Controversy Continues in Lincoln Administration over General McClellan

September 6, 1862

President Lincoln holds a series of meetings regarding diplomatic and Military affairs. Secretary of the Treasury Salmon P. Chase writes in his diary: “After Breakfast, Genl [Irvin] McDowell read me the draft of his letter, which I thought excellent, but suggested one or two modifications which he adopted.  I then went to the Department.”

Soon after, the President came in, and asked what McDowell had determined to do.  I told him.  ‘Where is the letter?’ ‘He took it, intending to have it copied I suppose.’  ‘Well, it ought to be done immediately, for the corps must march, and Gen. Halleck feels that he must be releived [sic], at all events, from command.  Where can he be found?’–‘I cannot tell.  An orderly, no doubt, can find him.’–The President went away, and, later in the day, I heard that Gen. McDowell had been relieved at his own request.  He came in himself, afterwards, stating the fact and adding, ‘I did not ask to be relieved–I only asked for a court.’  I explained as well as I could, and he left me.

General John Pope continues his crusade against those he believes caused the defeat at the Second Battle of Bull Run – including General George B. McClellan.  Chase added: “In the evening, Gen. Pope came in.  He expressed strong indignation against Fitz-John Porter and McClellan, who had, as he beleived [sic], prevented his success.  He wanted his Report published, as an act of justice to himself and his army.  I stated my objection to present publication, on the ground of injury to service at this critical time; but said that a General Order, thanking his Army for what they had done ought to be promulgated.  He said this would be satisfactory (partially so, at least) but that Halleck would not publish one.  I said, I would see the President and urge it.”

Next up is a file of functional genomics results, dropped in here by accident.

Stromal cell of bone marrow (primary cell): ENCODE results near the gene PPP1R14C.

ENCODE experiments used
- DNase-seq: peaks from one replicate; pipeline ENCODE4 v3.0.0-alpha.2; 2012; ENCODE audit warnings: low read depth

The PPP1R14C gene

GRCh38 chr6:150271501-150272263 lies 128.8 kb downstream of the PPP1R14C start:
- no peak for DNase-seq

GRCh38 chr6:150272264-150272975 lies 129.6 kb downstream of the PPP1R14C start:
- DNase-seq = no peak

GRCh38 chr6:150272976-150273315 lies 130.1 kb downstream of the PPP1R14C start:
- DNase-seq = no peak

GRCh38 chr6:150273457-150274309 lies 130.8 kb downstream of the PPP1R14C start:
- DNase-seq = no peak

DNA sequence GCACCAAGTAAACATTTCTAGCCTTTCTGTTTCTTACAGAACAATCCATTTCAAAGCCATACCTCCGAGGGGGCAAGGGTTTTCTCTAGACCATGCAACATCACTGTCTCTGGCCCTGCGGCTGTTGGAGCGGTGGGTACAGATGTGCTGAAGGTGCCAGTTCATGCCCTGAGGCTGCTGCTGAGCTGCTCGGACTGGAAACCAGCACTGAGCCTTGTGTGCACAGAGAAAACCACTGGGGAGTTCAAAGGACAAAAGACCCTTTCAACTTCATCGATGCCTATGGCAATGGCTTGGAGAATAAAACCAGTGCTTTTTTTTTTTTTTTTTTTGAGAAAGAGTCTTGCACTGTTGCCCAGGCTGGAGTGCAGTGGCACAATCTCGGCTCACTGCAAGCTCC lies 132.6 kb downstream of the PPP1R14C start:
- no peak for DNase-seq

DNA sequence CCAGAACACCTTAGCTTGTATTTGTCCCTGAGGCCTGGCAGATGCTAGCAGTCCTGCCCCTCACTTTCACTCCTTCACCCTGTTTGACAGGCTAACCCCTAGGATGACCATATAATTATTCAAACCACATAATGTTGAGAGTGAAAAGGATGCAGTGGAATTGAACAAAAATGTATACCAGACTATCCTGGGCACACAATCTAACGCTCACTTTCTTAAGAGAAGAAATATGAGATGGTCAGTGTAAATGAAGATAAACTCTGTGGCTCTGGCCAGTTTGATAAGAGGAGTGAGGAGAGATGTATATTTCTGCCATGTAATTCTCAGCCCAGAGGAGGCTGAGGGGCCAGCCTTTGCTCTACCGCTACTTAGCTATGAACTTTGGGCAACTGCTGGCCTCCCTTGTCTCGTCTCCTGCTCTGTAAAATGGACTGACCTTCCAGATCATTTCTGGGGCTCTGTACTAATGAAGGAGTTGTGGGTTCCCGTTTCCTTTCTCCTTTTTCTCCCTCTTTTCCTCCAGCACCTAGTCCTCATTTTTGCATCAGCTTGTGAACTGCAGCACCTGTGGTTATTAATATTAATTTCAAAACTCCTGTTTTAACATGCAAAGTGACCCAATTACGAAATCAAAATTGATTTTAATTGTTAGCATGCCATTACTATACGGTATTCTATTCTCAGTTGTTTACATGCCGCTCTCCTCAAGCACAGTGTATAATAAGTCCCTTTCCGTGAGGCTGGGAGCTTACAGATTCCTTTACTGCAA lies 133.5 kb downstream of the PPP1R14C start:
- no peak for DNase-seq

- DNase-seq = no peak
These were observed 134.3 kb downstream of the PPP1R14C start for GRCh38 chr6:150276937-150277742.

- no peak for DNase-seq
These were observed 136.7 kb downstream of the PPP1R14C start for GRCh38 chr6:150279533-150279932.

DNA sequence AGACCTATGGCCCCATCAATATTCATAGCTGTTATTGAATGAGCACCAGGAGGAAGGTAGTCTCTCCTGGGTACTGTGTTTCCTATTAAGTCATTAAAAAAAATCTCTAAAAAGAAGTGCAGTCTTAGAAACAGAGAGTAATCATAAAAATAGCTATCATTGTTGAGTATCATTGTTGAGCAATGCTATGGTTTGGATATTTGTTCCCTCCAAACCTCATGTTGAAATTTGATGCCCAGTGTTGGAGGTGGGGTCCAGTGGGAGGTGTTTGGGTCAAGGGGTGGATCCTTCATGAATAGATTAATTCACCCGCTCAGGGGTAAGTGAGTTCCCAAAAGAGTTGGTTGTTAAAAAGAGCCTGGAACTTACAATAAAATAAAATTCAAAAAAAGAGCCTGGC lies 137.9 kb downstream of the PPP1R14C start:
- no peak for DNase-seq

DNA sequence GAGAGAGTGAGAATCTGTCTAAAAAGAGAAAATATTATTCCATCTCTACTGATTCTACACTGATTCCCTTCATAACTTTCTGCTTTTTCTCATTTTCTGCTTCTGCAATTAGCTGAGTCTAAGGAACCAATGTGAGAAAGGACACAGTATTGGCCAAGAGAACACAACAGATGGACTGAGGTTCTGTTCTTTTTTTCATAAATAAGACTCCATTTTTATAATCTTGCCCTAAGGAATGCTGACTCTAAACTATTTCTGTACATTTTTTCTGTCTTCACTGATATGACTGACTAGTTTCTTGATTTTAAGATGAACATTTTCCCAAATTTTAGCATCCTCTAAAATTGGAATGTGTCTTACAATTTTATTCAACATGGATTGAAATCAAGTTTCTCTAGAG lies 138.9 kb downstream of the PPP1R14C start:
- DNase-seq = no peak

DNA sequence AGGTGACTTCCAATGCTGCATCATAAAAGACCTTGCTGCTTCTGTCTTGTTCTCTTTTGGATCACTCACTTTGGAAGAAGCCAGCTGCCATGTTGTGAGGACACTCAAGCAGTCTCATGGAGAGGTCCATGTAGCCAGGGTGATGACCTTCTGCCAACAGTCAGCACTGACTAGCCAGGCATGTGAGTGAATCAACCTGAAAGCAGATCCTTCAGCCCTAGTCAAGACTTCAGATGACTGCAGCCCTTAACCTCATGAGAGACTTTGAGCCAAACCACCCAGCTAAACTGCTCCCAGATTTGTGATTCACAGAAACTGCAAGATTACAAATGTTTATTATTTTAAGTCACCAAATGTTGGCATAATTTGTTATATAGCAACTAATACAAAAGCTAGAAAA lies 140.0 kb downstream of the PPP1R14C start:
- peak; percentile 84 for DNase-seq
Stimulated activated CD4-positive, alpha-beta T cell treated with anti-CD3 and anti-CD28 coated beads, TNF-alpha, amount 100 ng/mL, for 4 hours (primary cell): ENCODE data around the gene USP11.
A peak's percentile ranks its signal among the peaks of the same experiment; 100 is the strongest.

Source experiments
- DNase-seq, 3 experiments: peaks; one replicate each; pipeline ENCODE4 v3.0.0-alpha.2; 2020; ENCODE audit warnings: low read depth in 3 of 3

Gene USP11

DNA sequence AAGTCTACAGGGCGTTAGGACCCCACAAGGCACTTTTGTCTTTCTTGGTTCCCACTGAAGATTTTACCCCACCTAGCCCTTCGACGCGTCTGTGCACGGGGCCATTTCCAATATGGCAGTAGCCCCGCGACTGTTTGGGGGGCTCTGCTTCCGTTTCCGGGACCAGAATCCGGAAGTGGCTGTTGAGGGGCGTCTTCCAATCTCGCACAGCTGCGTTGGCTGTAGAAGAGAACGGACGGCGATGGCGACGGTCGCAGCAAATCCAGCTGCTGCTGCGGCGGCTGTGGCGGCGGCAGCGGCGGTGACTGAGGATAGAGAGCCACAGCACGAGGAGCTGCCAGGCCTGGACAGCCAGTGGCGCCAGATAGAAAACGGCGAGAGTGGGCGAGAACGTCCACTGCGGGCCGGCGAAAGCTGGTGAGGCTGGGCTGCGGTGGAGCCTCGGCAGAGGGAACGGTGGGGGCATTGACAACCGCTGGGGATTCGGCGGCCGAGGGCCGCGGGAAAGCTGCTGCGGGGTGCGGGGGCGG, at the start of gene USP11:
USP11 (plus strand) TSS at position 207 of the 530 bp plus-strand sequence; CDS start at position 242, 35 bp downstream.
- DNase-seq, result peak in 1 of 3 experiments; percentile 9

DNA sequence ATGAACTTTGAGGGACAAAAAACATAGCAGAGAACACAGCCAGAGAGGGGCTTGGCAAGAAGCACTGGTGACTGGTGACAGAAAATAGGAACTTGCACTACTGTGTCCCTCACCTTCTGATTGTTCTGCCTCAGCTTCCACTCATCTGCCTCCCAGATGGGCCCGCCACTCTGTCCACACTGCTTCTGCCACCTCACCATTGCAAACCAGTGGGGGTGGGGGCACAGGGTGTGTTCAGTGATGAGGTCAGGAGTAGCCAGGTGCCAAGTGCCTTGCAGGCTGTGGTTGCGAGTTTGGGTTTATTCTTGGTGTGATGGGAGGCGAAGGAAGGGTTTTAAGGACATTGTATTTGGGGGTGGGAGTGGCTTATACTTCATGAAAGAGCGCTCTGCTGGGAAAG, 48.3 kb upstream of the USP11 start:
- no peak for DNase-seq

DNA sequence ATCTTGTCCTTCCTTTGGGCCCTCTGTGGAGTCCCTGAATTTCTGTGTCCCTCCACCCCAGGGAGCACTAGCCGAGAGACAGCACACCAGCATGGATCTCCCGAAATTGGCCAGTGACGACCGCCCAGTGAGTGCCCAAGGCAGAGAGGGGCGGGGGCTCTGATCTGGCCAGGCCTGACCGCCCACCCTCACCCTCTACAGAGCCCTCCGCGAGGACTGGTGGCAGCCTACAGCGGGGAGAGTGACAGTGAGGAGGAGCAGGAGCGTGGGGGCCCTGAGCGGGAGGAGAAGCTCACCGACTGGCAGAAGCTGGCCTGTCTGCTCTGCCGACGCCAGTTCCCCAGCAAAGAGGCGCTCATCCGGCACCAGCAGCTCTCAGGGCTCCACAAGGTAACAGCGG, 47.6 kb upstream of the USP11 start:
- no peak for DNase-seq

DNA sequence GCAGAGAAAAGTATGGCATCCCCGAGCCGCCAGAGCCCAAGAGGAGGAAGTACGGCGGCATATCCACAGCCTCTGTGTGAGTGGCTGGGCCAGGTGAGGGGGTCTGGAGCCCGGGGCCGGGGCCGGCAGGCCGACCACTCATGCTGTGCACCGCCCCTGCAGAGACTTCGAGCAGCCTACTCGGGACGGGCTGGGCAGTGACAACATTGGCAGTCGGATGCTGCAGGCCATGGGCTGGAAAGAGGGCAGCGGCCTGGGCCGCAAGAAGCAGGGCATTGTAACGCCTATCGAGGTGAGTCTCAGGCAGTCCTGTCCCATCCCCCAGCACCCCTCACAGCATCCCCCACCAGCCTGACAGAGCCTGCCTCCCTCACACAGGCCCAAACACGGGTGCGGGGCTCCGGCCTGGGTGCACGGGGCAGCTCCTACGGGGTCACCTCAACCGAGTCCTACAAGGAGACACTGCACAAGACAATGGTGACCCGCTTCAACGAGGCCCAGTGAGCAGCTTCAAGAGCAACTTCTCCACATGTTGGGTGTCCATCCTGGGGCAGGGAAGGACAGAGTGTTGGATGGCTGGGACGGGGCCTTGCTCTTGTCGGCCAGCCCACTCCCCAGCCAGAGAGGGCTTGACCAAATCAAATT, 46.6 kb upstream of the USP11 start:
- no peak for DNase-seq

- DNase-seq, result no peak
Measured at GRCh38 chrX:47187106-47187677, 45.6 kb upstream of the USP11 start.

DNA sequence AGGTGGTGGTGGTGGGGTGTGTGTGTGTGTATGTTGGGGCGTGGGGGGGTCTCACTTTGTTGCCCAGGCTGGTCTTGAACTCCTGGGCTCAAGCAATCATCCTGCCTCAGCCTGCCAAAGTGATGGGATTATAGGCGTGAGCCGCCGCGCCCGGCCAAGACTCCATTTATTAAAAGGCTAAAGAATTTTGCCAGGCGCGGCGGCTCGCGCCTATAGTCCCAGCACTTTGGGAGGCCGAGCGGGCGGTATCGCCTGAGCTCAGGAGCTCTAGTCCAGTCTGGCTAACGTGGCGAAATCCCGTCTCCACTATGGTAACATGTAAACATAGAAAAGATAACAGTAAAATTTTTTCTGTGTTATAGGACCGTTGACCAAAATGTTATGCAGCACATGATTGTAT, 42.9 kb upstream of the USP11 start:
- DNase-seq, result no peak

Secretary of the Navy Gideon Welles writes in his diary: “McClellan and his partisans have ascendency in the army, but he has lost ground in the confidence of the country, chiefly from delays, or what the President aptly terms the ‘slows.’” McClellan writes: “I venture to say a few words in regard to a note I have just written to Genl Halleck asking that Genl Hooker may be assigned to the command of McDowell’s Corps instead of Genl Hooker may be assigned to the command of McDowell’s Corps instead of Genl Reno — I ask this altho’ an intimate friend & an admirer of Genl Reno.  Hooker has more experience with troops & is perfectly disposable — to take Reno now is to break up Burnside’s Corps the temporary command of which will fall to Reno the moment I have placed Burnside in command of a wing.  I also asked that the order removing Porter, Franklin & Griffin from their commands may be suspended until I have got through with the present crisis.  I would not ask these things did I not feel that they were necessary in the present crisis.  The Secretary of War (with whom I had a very pleasant interview) promised me that he would cheerfully agree to anything of this kind that I regarded as necessary. “

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Published in: on September 6, 2012 at 9:00 am  Leave a Comment  

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